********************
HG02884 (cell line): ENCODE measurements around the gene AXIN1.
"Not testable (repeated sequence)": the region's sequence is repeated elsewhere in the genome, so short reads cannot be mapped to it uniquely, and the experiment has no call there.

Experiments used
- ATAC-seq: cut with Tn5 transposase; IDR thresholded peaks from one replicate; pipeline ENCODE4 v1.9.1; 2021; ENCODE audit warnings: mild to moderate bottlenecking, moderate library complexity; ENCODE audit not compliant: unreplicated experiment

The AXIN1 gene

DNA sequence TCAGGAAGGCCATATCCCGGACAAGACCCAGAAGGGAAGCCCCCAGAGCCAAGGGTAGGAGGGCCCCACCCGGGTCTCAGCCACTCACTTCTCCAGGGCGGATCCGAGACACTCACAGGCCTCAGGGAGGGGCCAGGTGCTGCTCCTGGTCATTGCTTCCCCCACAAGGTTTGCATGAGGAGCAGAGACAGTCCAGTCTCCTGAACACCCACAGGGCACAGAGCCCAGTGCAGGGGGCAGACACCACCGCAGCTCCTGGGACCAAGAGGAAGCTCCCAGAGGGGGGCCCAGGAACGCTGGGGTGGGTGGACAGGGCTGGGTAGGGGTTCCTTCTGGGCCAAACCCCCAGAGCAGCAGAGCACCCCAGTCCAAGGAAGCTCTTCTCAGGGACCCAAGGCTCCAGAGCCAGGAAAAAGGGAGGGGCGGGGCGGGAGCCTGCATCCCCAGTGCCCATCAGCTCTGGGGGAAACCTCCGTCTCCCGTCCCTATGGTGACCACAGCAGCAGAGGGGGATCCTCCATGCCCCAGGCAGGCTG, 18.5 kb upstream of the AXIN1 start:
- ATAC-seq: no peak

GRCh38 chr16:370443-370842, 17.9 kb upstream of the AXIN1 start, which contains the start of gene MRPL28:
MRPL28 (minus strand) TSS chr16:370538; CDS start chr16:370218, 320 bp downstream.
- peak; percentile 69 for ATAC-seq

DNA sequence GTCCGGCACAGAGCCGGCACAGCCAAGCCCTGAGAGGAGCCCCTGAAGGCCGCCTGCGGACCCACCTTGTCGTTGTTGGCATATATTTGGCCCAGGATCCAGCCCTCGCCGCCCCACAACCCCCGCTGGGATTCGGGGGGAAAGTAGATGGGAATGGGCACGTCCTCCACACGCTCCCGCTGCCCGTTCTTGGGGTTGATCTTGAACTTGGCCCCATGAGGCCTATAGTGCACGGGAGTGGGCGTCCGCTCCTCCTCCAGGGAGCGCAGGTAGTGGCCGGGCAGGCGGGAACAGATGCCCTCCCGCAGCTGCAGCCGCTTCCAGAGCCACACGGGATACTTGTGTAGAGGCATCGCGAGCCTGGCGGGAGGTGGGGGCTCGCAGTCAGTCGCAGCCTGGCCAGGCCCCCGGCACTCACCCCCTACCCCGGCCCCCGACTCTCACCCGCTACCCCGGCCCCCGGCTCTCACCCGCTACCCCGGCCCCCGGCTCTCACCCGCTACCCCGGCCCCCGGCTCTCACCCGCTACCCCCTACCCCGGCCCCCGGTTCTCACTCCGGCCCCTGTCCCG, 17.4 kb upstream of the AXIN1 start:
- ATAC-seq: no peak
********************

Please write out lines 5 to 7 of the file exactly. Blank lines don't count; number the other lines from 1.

The AXIN1 gene

DNA sequence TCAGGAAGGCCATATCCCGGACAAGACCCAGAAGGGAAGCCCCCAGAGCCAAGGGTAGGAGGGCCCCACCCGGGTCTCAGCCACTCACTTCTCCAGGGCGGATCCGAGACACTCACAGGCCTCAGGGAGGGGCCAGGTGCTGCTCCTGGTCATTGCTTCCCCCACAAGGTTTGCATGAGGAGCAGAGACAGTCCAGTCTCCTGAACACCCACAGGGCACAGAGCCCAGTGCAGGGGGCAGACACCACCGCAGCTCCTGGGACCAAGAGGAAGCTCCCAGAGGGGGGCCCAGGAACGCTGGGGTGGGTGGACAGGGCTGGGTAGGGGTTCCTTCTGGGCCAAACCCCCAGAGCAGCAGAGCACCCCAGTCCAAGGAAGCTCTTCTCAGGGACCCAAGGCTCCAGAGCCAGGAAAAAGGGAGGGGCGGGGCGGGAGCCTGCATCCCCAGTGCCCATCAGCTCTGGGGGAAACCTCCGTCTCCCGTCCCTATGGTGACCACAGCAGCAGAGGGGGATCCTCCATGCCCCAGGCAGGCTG, 18.5 kb upstream of the AXIN1 start:
- ATAC-seq: no peak